Last year’s biggest fear is nothing to worry about any more for Liverpool

It’s no secret that Liverpool’s season came apart at the seams when Sadio Mane left for the African Cup of Nations in January.

Jurgen Klopp’s side fell from title contenders at the turn of the year to securing a fourth-place finish on the final game of the season. Clearly something happened to change the course of Liverpool’s season, and Mane’s absence was obviously that.

This weekend, Liverpool face Manchester United, a team who – along with Manchester City – have steamed clear of the rest of the league in the early weeks of the season, and because of Mane’s injury whilst playing for Senegal in the international break, Saturday’s game now looks like a daunting task.

The Reds may well be cursing their luck when it comes to internationals and Sadio Mane. But it’s also worth puzzling exactly why Mane was such a big loss to the team last season, rather than just stating that Klopp’s side missed him.

Last season, in a side with a defence that was always vulnerable to counter-attacks, Jurgen Klopp seemingly didn’t want to take a chance and push players ahead of play. The result was a team capable of little or no penetration after Christmas, and with Philippe Coutinho playing on the left-hand side of a front three which included Roberto Firmino in the middle the Reds were short of players willing or able run in behind defences. Without Sadio Mane, they were utterly bereft.

Liverpool are not in short supply of creative players, but Mane represented the only player in the side who could create chances and positive situations by beating a man. Coutinho can create something out of nothing and Firmino’s link-up play can be stunning. But these are the sorts of things that only work when there are runners up ahead or one-twos played in tight spaces. Mane doesn’t need that runner, all he needs to do is beat a man and the game opens up. That, in turn, creates space for others to pick their penetrating passes.

That Mane problem was obvious to everyone, even if it was more nuanced than any notion that Liverpool were somehow a one-man team. But there is another factor, too, and that’s the defence: so poor was it that it made their attack ultra cautious, fearful of losing the ball in case that meant being picked apart on the counter-attack. An early defeat away to Burnley, when they dominated the game, had 80% of the possession and still lost to two counter-attack goals perhaps burned their fingers somewhat. The rest of the season was spent keeping their shape and hoping a skillful player like Mane could unlock defences. Without him, it was turgid and hard to watch at times, and with no real options on the bench to change that, watching Liverpool towards the end of the season started to look like watching the same match on repeat.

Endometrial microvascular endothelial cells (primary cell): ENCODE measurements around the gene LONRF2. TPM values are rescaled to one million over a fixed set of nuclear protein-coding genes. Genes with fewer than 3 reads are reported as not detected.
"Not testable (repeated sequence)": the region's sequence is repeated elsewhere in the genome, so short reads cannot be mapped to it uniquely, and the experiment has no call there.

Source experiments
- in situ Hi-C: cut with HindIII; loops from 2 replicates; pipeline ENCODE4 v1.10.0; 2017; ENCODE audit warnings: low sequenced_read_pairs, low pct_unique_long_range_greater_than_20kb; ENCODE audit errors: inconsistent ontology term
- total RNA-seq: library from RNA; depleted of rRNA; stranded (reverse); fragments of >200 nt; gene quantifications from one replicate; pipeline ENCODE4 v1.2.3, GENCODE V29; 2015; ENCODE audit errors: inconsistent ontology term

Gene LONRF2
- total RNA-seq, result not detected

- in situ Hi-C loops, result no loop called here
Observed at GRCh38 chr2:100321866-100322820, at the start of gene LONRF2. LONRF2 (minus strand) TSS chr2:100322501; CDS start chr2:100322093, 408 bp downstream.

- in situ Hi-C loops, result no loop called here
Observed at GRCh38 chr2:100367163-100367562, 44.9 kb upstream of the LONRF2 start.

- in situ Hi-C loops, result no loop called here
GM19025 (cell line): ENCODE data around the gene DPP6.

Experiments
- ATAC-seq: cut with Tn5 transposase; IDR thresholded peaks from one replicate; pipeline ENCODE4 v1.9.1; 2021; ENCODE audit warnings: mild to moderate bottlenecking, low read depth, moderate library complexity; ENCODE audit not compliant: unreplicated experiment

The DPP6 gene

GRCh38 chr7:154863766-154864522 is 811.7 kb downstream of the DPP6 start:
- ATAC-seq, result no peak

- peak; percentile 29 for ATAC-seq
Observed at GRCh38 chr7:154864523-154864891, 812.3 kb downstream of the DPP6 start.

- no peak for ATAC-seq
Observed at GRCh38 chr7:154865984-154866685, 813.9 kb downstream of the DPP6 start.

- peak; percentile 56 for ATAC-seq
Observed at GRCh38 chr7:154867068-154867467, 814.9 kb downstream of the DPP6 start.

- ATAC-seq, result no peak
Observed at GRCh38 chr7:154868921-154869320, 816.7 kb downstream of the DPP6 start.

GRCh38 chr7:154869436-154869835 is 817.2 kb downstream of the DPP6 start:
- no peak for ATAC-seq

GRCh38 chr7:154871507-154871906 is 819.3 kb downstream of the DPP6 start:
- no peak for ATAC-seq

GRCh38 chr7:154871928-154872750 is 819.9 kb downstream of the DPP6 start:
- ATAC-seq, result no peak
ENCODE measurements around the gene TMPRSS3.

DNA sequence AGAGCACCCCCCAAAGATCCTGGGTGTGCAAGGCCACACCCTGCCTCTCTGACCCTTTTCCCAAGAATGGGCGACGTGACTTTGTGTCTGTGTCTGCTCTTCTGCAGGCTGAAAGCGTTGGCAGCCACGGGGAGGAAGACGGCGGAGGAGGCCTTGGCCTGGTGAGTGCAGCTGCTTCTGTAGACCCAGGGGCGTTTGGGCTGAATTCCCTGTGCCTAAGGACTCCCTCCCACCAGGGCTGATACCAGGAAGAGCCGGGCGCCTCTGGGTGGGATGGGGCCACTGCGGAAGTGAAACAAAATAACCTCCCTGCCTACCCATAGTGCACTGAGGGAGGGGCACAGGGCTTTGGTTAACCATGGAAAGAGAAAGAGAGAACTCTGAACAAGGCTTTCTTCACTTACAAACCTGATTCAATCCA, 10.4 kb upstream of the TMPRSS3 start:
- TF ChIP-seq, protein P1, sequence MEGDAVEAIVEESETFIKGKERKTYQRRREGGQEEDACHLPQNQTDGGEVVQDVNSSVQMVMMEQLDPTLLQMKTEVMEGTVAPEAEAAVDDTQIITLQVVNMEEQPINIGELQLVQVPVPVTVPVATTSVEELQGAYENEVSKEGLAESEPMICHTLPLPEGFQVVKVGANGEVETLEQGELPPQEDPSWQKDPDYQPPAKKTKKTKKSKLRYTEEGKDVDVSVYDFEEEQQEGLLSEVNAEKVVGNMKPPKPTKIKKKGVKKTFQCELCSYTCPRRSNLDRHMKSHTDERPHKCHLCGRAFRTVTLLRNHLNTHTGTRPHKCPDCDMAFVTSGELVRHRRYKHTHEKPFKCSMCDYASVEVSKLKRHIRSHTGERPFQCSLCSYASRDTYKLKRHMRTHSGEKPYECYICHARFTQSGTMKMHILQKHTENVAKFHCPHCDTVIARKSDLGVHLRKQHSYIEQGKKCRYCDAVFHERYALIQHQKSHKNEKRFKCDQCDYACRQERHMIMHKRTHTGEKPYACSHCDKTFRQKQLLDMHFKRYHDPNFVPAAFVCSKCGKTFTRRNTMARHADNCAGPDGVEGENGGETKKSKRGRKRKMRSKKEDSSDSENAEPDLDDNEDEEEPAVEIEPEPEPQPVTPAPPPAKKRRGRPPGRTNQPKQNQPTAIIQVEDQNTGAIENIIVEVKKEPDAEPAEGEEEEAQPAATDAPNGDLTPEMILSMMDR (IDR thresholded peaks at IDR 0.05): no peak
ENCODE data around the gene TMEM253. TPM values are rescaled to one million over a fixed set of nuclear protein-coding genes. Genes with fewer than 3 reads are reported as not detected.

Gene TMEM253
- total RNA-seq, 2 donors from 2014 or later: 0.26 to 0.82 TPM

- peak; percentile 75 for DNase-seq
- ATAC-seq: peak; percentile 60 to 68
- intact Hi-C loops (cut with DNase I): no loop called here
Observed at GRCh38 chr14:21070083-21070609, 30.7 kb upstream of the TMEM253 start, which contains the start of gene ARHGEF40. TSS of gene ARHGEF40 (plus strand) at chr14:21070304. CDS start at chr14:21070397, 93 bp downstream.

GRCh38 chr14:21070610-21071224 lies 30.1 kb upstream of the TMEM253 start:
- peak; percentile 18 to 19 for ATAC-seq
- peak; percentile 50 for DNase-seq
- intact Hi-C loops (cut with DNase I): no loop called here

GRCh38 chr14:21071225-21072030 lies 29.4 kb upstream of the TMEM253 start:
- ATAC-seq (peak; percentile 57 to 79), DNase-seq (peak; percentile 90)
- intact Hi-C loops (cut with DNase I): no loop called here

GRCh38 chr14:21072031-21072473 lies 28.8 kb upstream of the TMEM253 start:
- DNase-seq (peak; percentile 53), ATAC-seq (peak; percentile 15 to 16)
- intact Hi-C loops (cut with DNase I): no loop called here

The answer wasn’t just to buy a second Mane, to allow for injury, suspension or – in the case of last season, international duty – but sort out the defence, too. And although they look like two separate problems, they were probably two sides of the same coin.

In the summer, they bought Mohamed Salah and Alex Oxlade-Chamberlain, who can both fill in for an injured Mane this weekend – or at least ‘fill-in’ in the sense of taking over the role of main attacking creator. That’s only half of the equation, though, and while Andrew Robertson arrived from Hull City, it’s hard to assert that Liverpool’s defence was bolstered a great deal, especially given they didn’t manage to find a centre-back.

But despite the debate over Liverpool’s back-line and Jurgen Klopp’s ability to organise his team at set-plays, the Reds have conceded fewer shots on their goal than any team in the league other than Manchester City. That probably points to progress in some ways. In football, you’ll usually find more than one solution to any given problem. There’s a rush in the modern game to attempt to solve everything in the transfer market, but defences can improve through coaching and hard work.

And yet, when you look at the number of goals Liverpool have actually conceded this season in the Premier League, the picture gets muddied again. Only West Ham and Crystal Palace have let in more. There might be a good reason for that: five of the 12 times Liverpool have picked the ball out of the net came at the Etihad Stadium in a controversial game and that makes the tally look much worse. But it’s also clear that the types of chances that Liverpool tend to give up are of the more obvious kind. Teams aren’t shooting from 30 yards against Liverpool, they’re tapping in chances because they’ve been let in behind.

The good news is that, even if Liverpool haven’t improved, and even if they are still reliant on a pacey, tricky creator to bail them out in the same way as they were last season, the injury to Mane won’t be as big a blow is it would have been last season with the addition of more players of his ilk in the summer. The prognosis for the Senegalese attacker is six weeks, and in that time, we’ll see if Mohamed Salah can be relied upon just as readily.

If he can, Mane’s injury might change very little, showing that Liverpool’s biggest fear from last season is not a problem this time. And if so, maybe we won’t see Jurgen Klopp’s side drop off the pace again.